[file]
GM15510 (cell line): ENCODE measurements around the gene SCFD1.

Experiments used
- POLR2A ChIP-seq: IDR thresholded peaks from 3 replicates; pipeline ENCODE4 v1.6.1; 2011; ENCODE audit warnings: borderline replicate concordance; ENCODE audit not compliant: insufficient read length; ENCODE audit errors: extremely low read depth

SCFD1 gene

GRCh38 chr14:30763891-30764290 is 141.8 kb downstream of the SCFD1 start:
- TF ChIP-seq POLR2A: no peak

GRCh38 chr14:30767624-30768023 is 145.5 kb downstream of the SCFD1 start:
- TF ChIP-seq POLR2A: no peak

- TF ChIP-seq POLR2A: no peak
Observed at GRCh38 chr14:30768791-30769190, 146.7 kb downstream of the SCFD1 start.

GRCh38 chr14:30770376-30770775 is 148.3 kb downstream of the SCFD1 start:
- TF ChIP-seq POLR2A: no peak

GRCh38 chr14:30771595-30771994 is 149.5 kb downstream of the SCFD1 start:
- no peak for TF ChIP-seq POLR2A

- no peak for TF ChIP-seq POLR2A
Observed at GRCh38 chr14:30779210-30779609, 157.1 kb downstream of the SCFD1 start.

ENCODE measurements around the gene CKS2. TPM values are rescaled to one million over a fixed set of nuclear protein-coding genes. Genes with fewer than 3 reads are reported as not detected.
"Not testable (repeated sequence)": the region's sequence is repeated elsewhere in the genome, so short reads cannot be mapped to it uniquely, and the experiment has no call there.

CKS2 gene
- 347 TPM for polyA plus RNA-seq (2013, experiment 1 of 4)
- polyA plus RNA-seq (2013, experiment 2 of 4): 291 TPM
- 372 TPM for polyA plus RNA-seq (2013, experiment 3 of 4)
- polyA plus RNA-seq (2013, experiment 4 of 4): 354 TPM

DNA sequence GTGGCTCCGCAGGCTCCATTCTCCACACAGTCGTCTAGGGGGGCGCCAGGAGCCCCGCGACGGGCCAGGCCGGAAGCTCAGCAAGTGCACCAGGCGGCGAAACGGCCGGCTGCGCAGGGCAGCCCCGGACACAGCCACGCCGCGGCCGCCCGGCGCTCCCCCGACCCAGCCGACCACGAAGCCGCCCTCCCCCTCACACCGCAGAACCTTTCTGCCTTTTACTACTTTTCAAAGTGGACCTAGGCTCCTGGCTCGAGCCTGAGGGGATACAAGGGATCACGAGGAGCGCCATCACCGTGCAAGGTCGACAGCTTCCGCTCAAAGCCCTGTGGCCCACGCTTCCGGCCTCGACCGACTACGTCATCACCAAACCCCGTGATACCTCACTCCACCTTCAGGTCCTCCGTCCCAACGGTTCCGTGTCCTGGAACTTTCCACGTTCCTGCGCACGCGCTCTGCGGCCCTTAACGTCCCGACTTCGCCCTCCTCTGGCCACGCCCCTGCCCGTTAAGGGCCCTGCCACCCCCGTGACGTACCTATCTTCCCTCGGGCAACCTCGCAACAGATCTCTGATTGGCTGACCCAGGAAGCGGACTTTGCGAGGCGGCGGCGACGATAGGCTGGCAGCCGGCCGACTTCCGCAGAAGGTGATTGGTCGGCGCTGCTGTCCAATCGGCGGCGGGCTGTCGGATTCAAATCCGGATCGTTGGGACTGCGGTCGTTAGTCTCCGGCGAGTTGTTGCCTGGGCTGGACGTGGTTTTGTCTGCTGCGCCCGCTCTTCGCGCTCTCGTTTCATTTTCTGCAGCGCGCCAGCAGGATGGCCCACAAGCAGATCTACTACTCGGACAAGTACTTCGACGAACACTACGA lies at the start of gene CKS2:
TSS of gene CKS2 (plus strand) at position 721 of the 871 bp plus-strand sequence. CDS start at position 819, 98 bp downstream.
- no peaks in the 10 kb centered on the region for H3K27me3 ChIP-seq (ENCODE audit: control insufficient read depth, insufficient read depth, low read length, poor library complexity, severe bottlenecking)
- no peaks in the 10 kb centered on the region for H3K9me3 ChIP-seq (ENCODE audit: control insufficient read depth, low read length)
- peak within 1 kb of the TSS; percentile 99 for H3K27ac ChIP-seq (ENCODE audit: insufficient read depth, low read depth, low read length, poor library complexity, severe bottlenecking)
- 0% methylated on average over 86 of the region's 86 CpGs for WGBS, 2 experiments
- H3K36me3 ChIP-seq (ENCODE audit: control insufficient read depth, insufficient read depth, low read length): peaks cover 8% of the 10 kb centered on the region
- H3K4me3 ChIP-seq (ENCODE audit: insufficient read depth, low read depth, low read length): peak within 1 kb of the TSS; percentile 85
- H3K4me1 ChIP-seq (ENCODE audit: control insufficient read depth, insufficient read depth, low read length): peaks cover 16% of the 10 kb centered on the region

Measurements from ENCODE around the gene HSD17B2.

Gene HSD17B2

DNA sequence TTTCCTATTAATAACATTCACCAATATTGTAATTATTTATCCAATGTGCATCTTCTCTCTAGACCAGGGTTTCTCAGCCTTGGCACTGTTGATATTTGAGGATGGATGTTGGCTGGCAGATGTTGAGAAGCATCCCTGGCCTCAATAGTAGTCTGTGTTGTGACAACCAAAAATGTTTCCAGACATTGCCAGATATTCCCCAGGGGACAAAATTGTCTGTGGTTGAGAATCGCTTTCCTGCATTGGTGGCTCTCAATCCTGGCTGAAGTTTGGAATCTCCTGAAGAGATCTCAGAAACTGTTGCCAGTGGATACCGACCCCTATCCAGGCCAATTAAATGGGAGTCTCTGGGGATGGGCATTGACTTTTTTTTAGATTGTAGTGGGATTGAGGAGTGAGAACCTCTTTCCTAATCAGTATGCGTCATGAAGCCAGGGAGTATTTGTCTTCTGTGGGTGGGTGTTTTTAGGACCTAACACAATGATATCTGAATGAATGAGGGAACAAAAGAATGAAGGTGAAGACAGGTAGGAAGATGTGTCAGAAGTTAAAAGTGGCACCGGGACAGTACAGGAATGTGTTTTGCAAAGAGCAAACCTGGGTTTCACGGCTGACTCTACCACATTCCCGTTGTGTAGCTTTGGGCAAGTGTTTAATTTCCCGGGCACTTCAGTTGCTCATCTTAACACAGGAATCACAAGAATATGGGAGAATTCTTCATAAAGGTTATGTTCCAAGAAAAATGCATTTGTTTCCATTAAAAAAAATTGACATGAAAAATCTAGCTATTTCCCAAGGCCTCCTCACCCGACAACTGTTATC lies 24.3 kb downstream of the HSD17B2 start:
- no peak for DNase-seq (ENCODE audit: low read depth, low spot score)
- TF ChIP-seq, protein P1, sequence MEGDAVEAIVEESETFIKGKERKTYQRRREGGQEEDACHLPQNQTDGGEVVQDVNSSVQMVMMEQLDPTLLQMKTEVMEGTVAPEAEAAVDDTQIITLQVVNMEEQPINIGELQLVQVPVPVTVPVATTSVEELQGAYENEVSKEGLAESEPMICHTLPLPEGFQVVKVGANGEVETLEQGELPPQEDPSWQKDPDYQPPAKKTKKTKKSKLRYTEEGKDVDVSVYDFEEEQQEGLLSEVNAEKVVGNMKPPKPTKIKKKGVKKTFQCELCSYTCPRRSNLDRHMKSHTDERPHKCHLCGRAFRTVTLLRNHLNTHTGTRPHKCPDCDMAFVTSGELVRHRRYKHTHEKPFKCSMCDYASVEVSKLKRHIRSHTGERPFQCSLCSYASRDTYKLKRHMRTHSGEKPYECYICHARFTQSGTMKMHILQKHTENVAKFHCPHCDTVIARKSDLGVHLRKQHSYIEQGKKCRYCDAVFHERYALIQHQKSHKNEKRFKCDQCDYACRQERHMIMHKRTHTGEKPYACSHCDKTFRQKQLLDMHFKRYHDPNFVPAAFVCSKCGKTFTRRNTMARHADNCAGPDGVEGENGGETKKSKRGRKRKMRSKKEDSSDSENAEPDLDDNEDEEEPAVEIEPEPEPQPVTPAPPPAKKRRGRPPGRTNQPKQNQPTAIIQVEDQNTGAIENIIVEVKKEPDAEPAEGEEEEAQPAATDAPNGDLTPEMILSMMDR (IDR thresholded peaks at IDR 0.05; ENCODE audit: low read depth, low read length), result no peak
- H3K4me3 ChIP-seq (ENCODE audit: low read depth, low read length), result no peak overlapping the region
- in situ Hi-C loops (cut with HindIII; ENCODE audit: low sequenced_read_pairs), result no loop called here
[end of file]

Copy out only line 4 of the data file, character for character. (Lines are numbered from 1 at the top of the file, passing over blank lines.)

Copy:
SCFD1 gene